Technology, women and Africa: Access, use, creation and leadership

25Feb2015
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by Shikoh Gitau

A story is told of a technology company that creates and deploys life-saving mobile phone services. Based in Cape Town, this technology company developed a revolutionary technology with a mission to assist community health workers from the local township to better monitor their HIV-positive patients. The mobile application fulfilled all the usability requirements; it was easy to use, adoptable to local language, and solved a vey specific use. On launching the services, it was a flop. Further studies indicated that, while all the technical and social requirements were met, and community health workers were excited at the prospect of using it, they were not using it. The question there was: What had gone wrong?

Before I explain, I will share another anecdote. Recently I was engaged in a heated discussion on the role of technology for development. The mostly older, Western-educated male audience, while largely reluctant to adopt technology in some areas, was open to the idea that technology could make a difference, which came as a pleasant surprise to me. However, that is as far as the pleasantries reached, because the next statement was, “Women, Technology, Rural and Africa… what do you mean? That is an oxymoron! We should just forget that and invest on the urban youth, those are the catalyst to development, and they are the future.” This statement sent a chill down my spine. Is it really an oxymoron?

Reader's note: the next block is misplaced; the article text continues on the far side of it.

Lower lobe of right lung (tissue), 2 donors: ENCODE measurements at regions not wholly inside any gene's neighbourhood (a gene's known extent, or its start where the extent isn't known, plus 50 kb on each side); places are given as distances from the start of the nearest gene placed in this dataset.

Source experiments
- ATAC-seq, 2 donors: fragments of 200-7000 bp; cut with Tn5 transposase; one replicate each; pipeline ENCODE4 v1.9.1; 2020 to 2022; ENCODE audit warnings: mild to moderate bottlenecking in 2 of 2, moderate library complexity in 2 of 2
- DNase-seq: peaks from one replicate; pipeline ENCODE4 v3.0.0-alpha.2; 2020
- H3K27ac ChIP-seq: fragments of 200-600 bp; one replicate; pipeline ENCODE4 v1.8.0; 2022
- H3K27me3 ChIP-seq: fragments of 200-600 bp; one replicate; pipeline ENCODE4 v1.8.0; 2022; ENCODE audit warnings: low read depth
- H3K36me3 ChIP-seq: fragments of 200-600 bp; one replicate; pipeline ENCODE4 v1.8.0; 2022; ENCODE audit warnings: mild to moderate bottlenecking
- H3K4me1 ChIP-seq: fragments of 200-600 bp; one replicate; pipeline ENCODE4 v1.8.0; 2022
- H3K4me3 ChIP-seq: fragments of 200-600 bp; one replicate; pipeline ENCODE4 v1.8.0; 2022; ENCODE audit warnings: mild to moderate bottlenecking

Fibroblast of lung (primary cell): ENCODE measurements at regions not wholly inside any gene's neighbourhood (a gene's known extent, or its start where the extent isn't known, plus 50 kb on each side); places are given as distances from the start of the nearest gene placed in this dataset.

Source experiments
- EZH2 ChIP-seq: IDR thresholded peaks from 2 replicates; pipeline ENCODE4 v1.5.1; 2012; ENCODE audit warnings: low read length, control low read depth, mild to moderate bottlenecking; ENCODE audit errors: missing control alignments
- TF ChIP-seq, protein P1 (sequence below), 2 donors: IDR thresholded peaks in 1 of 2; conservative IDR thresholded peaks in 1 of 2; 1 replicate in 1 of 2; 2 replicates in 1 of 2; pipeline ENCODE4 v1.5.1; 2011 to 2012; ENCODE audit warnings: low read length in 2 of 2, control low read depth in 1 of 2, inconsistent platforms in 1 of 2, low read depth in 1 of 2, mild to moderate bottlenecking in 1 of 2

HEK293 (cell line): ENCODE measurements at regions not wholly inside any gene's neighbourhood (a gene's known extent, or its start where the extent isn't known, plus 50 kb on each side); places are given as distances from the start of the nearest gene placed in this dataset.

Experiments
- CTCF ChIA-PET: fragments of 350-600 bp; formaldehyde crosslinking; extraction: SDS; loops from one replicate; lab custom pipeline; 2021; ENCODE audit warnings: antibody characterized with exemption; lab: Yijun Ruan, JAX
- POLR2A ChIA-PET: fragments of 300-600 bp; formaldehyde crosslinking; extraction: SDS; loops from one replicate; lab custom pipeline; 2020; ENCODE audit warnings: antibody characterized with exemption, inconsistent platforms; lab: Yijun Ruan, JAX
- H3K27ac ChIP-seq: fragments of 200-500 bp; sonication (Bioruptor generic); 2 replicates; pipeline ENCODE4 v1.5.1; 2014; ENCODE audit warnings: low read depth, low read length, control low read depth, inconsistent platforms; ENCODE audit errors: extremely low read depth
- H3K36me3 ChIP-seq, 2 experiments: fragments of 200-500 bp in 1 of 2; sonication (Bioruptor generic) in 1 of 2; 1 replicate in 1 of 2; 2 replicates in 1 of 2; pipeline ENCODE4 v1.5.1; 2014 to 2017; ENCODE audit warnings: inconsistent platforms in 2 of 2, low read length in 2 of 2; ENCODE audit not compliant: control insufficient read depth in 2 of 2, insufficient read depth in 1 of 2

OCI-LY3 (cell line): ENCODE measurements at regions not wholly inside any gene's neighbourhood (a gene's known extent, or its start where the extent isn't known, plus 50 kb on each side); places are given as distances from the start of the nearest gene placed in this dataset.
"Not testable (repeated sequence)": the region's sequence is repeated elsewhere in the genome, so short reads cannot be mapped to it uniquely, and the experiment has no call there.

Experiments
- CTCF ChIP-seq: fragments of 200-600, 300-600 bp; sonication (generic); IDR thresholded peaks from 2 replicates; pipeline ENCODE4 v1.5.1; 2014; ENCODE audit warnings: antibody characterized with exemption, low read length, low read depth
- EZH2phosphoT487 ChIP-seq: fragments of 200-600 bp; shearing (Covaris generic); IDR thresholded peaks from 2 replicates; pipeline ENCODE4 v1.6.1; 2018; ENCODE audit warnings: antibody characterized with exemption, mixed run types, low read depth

One thing is clear, African women remain largely unaccounted for in the technology sector. The gap in all spheres – leadership, labour force and usage – is wider than the world average. What is causing this digital gender gap? Is it lack of the correct technology? Is it lack of relevant content online, or is it due to the long-held myth that girls are just not good enough to pursue science, technology, engineering and math, the so-called “STEM careers”; nor to use technology, much less in the technological field? But the even bigger question is: Can anything be done to reverse this trend?